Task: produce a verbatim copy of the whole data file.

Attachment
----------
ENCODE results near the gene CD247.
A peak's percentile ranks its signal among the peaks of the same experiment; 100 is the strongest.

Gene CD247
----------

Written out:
ENCODE results near the gene CD247.
A peak's percentile ranks its signal among the peaks of the same experiment; 100 is the strongest.

Gene CD247